An online petition has been launched urging support for a Herefordshire farmer who carried out river works along the protected River Lugg.
John Price, a potato, cereal and beef farmer from Day House Farm, Kingsland, is facing 10 charges from government agencies related to causing “unconsented operations and causing damage to a site of special scientific interest [SSSI]”.
The Environment Agency and Natural England have announced joint legal action against Mr Price, claiming the banks of the Lugg were “damaged in December 2020 causing suspected significant and long-term ecological harm”.
Mr Price has been summoned to appear at Kidderminster Magistrates Court on 18 May for a plea and case hearing. He is expected to deny all the charges.
Ahead of the hearing, a petition – entitled “Bridge over troubled water” – has been launched on change.org by Robert Harris, a fellow farmer from Orleton, near Leominster.
Mr Harris told Farmers Weekly: “I have known John Price for 15 years and he is a good farming citizen.
“There has been 30 to 40 years of neglect from the Environment Agency not carrying out river maintenance along the River Lugg. They charge for the drainage, but they don’t come along and do the maintenance.
“Everyone is just getting fed up with the lack of maintenance of the rivers. A lot of homes are flooding because the ground is just lying wet.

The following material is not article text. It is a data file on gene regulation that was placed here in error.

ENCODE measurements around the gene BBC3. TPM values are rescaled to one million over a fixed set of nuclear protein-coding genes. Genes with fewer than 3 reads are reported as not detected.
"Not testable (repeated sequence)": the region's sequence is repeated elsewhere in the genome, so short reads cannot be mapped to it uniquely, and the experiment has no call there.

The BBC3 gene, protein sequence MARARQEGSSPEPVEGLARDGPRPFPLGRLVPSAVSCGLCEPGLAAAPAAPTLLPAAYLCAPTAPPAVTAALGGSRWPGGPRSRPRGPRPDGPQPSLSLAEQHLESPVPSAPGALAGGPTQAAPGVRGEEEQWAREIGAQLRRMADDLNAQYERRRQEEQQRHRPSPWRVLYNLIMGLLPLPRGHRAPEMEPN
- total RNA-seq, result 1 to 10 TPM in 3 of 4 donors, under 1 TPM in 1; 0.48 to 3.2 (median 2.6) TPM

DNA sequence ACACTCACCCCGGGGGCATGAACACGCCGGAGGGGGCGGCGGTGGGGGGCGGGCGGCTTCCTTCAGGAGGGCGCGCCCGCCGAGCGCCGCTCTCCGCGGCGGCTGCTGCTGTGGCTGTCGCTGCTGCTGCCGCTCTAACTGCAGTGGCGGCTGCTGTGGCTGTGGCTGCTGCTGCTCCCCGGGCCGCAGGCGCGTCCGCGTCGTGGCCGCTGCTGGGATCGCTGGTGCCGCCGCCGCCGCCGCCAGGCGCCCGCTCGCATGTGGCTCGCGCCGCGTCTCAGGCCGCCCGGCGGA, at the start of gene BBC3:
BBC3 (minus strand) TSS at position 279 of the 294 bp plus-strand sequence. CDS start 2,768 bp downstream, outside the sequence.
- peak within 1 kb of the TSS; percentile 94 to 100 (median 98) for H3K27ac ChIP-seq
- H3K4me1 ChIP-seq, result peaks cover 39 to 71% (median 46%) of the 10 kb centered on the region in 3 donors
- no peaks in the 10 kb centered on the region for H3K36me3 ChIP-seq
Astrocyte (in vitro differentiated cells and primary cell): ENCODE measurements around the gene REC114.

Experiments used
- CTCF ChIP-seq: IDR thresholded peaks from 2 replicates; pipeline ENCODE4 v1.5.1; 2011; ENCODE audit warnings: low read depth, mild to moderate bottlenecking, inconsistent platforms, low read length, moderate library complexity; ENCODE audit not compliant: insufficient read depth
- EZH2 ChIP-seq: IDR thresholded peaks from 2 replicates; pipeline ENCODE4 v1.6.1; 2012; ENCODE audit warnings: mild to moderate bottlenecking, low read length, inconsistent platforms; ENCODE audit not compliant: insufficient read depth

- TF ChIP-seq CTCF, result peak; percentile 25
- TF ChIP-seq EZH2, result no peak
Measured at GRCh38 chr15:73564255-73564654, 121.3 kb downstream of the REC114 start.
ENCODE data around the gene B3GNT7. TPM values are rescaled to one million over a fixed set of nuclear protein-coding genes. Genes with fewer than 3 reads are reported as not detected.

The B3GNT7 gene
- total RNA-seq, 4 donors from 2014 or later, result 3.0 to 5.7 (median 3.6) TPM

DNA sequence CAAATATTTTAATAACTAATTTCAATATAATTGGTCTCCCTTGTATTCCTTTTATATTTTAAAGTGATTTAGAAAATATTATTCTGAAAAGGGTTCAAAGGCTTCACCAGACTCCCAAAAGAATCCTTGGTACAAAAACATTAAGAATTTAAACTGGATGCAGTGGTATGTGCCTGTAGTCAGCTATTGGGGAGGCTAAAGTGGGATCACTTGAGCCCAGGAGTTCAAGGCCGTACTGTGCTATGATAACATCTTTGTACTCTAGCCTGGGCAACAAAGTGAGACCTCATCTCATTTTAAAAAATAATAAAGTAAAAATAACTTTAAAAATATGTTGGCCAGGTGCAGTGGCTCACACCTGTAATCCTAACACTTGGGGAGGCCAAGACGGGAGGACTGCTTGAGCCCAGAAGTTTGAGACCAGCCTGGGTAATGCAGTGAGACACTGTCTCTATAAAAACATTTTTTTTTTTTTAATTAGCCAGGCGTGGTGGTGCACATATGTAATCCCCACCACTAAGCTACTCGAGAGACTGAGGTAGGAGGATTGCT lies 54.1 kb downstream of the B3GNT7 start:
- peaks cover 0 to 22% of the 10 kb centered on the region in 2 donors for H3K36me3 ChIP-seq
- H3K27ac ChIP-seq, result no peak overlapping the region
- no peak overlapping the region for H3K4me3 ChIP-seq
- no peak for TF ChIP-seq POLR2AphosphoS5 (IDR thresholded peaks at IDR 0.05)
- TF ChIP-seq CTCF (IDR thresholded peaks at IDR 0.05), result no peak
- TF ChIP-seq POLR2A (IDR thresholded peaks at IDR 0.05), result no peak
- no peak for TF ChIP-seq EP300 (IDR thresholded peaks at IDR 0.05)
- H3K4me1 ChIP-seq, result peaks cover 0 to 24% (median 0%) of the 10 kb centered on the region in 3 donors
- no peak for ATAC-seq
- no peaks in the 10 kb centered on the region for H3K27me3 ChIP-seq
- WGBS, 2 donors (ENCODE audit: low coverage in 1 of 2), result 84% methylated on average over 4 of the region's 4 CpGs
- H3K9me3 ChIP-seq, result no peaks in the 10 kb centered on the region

“John cleared the third archway of the River Lugg Bridge and removed the obstacles that had been causing the flooding. The houses used to flood, but they haven’t flooded since he’s done the work.
“If the EA can’t be bothered to do the work, they need to relax the rules to allow farmers to do it themselves.”
The petition calls for all riparian owners to be allowed to carry out maintenance and remove obstructions, such as dead wood and silt from the rivers, brooks and streams so that watercourses can flow freely.
‘Lack of river maintenance’
It states: “Due to the lack of river maintenance, there seems to be an increase in flooding both on agricultural land and the flooding of homes causing a risk of life to both humans and animals.
“Since the ‘flood arch’ in Kingsland has been cleared out, the houses there are no longer being flooded after heavy rainfall. Further upstream in the debris-filled Lugg, flooding is just as bad as before these works were carried out, likewise, downstream.”
It adds: “Ditches and land drains running into brooks and other tributaries should be encouraged to be maintained annually to allow the ground to be less as saturated than it currently is in places due to the lack of maintenance, which, as a result, has led to more surface run-off and an increase in flooding.
“After maintenance on watercourses, the flooding is reduced.
“The flora and fauna along the watercourse banks will always continue to regrow, even after erosion on the banks, due to heavy rainfalls or flooding, have been dealt with, which may involve the re-profiling of them (the banks).”